Why writing documentation is no fun
I recently had an insight about why so many sysadmins (and programmers) would rather have a root canal than write documentation for any length of time. (While some of these feelings can be blamed on people feeling unskilled, not all of them can. Certainly I can't claim with a straight face to be completely unskilled, and the idea of having to write documentation for any length of time still makes me gloomy.)
I think it's because documentation doesn't do anything on its own, leading to a lack of feedback on your work.
Us sysadmins and programmers are used to doing things where we get immediate feedback. When you build a system or write code, you can see your work actually doing things, right then and there. (Sometimes what you'll see is your work blowing up, but you are still getting feedback.)
But when you write documentation it just sits there until someone else reads it. (And you can't really do anything with incomplete documentation, unlike incomplete code or systems, where you can at least exercise what you have.)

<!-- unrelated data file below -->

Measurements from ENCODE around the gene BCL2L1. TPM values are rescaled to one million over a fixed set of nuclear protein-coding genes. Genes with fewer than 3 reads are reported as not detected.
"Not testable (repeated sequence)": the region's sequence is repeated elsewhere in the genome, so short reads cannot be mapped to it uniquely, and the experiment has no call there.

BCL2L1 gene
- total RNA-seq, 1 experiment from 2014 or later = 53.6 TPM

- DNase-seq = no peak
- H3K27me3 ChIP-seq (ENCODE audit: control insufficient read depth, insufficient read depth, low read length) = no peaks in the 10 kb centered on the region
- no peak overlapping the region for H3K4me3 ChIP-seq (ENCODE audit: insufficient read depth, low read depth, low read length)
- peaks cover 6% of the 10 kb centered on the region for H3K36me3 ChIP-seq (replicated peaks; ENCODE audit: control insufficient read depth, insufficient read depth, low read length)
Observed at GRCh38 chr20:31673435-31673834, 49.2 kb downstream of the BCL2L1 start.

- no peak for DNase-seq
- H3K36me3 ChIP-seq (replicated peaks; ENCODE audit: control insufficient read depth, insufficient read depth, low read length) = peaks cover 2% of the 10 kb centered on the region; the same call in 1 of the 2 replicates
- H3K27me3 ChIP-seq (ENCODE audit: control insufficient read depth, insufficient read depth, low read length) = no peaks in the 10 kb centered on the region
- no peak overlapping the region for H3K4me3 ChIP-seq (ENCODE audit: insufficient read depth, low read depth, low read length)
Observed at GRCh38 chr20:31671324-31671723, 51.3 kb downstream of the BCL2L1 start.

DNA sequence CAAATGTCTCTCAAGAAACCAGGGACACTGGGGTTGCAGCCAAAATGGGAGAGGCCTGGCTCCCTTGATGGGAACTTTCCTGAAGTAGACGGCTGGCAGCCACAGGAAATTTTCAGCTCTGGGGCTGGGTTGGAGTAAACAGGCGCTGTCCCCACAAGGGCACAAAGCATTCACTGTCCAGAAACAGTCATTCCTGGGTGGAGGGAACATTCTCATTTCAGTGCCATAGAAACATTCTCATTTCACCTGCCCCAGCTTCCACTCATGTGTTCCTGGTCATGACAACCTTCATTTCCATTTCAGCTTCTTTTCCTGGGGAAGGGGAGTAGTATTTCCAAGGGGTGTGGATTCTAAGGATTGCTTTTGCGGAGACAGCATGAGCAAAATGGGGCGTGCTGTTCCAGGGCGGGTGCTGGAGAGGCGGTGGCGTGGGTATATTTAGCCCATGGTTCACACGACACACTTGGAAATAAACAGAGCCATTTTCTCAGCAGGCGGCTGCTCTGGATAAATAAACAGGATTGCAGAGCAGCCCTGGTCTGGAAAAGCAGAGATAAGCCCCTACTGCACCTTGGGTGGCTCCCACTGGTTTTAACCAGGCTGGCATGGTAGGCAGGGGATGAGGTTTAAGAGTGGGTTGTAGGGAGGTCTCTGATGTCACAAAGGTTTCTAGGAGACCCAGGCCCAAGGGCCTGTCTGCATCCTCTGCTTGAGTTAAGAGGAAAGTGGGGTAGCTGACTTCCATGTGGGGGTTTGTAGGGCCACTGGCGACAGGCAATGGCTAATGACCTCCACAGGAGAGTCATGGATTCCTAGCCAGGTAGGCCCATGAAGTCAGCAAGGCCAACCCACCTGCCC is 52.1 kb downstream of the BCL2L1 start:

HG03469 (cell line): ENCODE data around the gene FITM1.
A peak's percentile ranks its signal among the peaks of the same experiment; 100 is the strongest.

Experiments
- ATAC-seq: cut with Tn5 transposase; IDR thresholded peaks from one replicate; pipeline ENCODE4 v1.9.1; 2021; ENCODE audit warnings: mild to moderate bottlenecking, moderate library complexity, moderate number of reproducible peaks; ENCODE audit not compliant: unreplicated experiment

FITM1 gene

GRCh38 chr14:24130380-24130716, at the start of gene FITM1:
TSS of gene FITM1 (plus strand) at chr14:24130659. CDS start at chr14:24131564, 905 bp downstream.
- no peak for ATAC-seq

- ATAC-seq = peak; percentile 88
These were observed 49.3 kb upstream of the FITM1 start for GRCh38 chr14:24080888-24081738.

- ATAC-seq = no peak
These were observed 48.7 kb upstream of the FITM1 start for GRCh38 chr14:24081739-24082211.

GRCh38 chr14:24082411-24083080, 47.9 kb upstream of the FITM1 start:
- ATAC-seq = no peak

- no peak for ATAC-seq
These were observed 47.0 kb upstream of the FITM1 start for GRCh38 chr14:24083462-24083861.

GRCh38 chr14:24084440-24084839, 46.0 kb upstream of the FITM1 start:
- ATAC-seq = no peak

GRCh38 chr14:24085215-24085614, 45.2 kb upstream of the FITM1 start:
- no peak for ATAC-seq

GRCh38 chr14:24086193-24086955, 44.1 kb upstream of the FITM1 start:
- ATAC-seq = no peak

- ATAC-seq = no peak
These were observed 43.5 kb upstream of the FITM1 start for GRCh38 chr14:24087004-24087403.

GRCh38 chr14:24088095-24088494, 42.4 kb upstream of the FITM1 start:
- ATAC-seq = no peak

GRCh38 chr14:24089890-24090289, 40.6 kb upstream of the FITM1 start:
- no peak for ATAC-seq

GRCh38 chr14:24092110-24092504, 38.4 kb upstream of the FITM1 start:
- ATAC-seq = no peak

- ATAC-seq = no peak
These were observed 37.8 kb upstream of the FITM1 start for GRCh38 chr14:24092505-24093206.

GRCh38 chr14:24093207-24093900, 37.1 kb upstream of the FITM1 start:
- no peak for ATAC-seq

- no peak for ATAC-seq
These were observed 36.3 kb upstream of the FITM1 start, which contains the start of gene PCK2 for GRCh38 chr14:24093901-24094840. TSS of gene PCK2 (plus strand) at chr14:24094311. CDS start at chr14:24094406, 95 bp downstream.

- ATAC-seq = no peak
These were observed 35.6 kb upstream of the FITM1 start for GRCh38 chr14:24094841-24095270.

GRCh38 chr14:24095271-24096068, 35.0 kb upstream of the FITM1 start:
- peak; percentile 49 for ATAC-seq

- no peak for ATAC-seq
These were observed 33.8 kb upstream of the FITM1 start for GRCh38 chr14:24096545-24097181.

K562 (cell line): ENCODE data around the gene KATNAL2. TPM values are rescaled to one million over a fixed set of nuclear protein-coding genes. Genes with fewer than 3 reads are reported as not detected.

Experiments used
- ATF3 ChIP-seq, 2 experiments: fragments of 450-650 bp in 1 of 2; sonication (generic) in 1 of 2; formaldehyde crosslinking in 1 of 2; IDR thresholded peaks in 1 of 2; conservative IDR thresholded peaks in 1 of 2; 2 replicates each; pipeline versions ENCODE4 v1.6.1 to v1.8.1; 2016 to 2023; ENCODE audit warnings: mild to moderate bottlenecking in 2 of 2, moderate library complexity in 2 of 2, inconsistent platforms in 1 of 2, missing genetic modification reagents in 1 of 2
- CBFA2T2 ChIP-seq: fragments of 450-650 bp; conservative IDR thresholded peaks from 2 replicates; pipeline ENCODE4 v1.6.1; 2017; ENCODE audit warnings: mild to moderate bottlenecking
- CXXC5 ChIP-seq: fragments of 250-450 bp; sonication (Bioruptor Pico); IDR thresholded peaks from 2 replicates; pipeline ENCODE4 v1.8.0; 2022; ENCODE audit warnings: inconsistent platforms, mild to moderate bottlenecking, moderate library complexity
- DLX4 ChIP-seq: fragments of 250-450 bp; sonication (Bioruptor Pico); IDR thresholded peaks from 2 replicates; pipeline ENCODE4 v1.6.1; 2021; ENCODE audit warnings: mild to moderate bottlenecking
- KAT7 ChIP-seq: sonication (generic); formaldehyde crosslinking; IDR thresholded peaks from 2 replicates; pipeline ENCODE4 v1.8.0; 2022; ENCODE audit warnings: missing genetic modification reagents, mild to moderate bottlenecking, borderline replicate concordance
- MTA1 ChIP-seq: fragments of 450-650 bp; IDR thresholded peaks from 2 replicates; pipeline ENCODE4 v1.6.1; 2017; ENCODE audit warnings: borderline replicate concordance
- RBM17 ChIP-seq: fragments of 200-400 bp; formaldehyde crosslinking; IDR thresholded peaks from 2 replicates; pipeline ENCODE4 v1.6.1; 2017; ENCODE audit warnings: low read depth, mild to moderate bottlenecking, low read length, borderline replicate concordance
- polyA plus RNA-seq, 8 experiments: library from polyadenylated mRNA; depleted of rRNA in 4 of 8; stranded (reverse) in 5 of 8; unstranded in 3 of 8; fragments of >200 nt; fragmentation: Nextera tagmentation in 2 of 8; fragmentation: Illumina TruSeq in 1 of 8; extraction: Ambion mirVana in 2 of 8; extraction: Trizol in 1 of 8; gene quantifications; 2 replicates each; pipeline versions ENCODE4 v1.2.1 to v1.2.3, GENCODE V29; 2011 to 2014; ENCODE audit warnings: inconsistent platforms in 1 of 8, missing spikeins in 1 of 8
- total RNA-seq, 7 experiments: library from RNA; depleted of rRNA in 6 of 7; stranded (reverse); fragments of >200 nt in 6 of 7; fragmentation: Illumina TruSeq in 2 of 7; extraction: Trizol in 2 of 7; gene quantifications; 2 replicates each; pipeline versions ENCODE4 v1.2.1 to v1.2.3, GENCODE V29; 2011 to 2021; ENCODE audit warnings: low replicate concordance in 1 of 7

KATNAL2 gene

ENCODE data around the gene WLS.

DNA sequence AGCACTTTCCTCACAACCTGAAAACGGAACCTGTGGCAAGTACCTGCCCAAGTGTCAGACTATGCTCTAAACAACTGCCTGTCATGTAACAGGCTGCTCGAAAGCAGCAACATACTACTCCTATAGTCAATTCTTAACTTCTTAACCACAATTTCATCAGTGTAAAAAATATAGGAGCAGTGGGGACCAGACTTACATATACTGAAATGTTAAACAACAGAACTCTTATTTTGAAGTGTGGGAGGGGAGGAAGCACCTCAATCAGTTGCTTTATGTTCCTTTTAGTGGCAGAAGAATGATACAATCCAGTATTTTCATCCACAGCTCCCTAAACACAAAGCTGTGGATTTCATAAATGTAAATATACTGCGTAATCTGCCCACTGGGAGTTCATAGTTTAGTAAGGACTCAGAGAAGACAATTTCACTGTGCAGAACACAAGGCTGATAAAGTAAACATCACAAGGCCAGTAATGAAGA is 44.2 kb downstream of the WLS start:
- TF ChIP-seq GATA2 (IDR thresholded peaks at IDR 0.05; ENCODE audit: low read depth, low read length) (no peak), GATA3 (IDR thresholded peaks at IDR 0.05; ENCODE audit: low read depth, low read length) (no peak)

So, in short: seeing your stuff doing things is fun. Look, you did that, isn't it neat? Documentation doesn't do things; it just sits there, with none of the usual fun to be seen.
Plus, there's another aspect of this: sysadmins and programmers work in an environment of fast feedback, so I think we get habituated to feel that getting that feedback means you are working productively, and not getting that feedback means that something is wrong. So writing documentation means you're not getting that feedback, which means that something in the back of your mind feels that you're not getting things done, even if you're turning out the words.
(Matters become even more demotivational if your co-workers don't give you much feedback; there is the pernicious feeling that what you've worked on is clearly valueless. No one likes to work on valueless things, even if they are technically well executed.)